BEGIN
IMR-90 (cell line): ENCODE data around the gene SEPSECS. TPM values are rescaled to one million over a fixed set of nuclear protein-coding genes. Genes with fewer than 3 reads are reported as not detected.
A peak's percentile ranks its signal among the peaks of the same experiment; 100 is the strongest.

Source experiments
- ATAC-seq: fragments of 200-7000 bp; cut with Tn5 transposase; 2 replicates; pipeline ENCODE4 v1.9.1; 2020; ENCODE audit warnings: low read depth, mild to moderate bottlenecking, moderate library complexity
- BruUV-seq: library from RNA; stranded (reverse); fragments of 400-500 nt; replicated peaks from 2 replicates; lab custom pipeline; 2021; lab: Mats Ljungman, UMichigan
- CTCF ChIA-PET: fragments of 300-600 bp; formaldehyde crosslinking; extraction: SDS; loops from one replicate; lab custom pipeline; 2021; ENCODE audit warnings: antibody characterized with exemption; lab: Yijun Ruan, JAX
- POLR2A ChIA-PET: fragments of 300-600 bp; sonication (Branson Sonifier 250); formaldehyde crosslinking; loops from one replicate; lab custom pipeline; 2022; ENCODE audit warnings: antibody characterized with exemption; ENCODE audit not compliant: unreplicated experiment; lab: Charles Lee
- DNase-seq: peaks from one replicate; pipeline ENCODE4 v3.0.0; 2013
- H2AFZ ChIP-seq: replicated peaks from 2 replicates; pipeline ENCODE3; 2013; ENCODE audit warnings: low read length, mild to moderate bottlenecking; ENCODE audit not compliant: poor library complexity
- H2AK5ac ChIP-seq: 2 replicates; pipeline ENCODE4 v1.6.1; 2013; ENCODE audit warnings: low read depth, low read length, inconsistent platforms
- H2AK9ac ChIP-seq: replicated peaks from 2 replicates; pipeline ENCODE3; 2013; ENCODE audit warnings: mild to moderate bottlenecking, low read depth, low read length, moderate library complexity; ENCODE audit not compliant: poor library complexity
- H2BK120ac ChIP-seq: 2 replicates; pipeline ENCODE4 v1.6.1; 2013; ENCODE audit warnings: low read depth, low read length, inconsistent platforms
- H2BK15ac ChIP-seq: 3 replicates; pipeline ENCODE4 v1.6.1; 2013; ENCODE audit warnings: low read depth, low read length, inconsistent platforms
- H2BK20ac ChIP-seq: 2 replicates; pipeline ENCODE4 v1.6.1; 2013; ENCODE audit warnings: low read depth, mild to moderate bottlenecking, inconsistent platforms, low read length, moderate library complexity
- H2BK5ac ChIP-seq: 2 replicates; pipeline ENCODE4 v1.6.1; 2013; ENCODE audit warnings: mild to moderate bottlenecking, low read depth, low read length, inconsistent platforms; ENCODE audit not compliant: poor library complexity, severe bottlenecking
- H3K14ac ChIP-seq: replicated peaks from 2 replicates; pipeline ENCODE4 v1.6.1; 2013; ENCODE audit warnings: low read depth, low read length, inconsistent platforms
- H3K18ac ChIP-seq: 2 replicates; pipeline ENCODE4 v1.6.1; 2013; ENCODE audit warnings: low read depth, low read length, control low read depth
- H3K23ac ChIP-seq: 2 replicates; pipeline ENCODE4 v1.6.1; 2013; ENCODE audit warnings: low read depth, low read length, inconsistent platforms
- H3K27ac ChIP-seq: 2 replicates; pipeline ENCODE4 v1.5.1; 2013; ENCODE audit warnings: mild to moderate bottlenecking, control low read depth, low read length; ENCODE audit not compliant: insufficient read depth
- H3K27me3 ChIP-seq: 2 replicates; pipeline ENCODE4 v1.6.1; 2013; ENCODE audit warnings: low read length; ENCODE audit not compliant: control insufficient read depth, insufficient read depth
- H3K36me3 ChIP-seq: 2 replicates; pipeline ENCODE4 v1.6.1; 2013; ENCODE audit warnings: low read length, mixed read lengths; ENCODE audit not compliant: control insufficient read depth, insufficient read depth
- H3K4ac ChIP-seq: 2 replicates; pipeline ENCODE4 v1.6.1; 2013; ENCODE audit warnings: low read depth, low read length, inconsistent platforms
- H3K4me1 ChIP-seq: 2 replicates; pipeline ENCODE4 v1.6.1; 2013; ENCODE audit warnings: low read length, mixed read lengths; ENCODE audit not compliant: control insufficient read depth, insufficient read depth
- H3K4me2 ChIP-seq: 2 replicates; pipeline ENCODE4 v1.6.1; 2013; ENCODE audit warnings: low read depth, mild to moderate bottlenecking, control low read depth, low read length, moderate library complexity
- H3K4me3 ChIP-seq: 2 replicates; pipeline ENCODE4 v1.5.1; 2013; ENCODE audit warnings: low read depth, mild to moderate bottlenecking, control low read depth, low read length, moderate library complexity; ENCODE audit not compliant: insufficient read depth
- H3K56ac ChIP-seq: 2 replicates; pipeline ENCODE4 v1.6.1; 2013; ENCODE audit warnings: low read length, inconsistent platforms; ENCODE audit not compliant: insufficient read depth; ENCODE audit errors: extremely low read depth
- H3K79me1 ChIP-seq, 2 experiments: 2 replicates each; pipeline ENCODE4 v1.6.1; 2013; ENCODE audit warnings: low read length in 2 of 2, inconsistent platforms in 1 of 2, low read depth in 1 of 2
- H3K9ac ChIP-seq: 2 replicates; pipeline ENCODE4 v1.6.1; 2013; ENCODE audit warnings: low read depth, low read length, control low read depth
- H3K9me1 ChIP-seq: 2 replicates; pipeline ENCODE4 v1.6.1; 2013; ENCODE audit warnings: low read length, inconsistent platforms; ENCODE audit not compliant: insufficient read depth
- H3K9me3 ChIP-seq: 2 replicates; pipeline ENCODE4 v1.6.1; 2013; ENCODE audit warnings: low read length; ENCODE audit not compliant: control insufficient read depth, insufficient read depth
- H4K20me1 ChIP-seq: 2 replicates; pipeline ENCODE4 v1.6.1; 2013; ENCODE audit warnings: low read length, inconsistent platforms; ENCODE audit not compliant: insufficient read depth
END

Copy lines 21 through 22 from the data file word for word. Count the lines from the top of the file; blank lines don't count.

- H3K36me3 ChIP-seq: 2 replicates; pipeline ENCODE4 v1.6.1; 2013; ENCODE audit warnings: low read length, mixed read lengths; ENCODE audit not compliant: control insufficient read depth, insufficient read depth
- H3K4ac ChIP-seq: 2 replicates; pipeline ENCODE4 v1.6.1; 2013; ENCODE audit warnings: low read depth, low read length, inconsistent platforms